As China grew after the 1949 revolution from an impoverished and colonized country into an economic and political power, Western imperialism determined that something would have to be done to put it back in its place. This manifested in many ways including weaponizing human rights discourse (with respect to Hong Kong, Tibet, Xinjiang and Taiwan) as well as intensifying construction of U.S. and allied military bases around the Chinese mainland (the “Pivot to Asia”). After Huawei did the unspeakable and breached unilateral U.S. sanctions against Iran, Canada stepped in and helped Trump illegally arrest its Chief Financial Officer Meng Wanzhou. All along there have been explicit and implied allegations and insinuations of China as being inherently untrustworthy, “rogue” and breaching “rules-based” societies.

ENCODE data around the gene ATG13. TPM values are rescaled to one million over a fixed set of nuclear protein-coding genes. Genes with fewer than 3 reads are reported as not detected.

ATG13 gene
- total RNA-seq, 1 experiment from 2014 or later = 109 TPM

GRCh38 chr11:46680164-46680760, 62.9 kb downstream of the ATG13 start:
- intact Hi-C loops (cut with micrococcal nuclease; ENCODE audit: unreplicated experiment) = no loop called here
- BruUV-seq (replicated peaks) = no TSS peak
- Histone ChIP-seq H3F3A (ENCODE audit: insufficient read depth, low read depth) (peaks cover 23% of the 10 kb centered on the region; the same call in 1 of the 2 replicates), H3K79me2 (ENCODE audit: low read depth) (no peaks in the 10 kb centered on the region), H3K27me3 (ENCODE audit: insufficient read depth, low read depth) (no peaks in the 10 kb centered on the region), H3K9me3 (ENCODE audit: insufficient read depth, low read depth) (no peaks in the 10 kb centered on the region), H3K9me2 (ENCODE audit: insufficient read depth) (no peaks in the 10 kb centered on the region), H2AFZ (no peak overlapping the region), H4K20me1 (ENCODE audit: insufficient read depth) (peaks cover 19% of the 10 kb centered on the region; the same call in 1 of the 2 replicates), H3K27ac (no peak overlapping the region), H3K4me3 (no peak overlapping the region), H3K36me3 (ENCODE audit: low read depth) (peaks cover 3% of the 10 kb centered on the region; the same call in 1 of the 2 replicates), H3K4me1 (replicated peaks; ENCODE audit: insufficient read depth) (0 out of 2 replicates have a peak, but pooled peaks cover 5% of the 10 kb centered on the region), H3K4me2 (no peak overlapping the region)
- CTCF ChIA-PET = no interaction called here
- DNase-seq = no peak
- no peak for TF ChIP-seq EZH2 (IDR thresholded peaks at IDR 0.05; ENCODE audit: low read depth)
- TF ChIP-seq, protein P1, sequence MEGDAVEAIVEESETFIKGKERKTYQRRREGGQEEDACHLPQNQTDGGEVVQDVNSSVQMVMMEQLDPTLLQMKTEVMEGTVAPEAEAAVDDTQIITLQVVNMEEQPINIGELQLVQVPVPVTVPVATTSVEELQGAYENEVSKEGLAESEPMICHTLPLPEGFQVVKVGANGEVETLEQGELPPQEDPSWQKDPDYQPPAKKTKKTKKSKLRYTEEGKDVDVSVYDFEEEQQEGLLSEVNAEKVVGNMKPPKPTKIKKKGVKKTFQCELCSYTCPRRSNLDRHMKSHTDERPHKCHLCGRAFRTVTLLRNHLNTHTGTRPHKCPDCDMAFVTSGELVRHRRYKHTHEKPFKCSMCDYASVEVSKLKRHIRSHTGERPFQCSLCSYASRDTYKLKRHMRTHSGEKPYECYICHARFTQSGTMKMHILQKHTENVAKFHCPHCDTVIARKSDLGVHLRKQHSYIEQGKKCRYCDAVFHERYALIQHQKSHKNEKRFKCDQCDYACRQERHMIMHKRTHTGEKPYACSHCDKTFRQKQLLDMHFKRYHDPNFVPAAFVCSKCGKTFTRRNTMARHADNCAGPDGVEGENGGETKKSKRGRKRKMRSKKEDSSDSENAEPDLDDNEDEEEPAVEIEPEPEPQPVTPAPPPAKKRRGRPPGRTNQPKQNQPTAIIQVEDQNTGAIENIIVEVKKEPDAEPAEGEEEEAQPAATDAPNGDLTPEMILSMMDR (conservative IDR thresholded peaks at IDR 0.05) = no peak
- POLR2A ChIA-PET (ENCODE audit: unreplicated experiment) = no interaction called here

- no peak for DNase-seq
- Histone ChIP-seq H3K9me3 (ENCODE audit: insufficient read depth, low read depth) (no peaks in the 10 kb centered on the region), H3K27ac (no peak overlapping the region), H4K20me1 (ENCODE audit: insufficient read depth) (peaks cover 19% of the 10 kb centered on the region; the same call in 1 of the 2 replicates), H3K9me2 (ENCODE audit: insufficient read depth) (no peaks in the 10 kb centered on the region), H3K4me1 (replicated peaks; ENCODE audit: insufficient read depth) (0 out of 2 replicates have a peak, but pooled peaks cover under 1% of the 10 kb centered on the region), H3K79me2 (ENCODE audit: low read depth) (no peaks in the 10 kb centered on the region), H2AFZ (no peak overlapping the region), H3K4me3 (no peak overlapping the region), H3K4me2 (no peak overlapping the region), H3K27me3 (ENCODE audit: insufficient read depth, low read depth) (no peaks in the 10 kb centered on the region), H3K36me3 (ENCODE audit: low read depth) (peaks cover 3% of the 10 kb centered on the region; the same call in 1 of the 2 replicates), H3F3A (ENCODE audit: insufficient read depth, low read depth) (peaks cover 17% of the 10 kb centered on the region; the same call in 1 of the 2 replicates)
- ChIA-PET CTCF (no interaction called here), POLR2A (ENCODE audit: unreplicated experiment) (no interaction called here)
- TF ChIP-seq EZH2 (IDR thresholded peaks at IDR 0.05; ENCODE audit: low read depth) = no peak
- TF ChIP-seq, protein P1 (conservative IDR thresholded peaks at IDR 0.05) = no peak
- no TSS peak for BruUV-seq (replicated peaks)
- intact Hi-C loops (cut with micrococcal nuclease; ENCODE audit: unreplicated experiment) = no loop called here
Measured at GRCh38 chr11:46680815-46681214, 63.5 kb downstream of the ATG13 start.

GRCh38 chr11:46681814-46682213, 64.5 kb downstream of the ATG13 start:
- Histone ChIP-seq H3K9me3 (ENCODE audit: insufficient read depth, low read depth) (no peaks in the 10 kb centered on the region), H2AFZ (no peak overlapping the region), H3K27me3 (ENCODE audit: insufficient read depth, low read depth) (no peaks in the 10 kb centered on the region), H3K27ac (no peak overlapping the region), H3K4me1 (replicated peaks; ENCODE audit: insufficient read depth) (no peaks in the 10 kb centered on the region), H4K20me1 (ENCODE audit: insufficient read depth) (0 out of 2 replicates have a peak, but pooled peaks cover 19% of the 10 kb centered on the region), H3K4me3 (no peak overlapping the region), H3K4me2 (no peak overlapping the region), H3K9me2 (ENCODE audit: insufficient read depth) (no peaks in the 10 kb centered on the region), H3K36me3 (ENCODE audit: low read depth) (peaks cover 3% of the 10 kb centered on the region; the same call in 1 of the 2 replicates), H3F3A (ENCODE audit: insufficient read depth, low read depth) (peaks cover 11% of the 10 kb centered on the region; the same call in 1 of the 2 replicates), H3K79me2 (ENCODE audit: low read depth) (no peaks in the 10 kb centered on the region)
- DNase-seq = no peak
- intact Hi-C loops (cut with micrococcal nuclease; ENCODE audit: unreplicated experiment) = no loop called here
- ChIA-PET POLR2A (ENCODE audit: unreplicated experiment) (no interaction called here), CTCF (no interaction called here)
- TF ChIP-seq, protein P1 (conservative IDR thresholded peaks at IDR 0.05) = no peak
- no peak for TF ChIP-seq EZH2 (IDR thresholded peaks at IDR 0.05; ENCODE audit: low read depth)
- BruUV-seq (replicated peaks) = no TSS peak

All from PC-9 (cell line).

And then came COVID-19.
Just as 9/11 turbocharged Western Islamophobia, the COVID-19 pandemic triggered a tsunami of anti-China propaganda and vitriol which was always quietly simmering beneath the surface of polite Western society. The current torrent of hate and prejudice has not just targeted the Communist Party of China but has had far-reaching effects on random Chinese-passing East and Southeast Asian people in Western countries.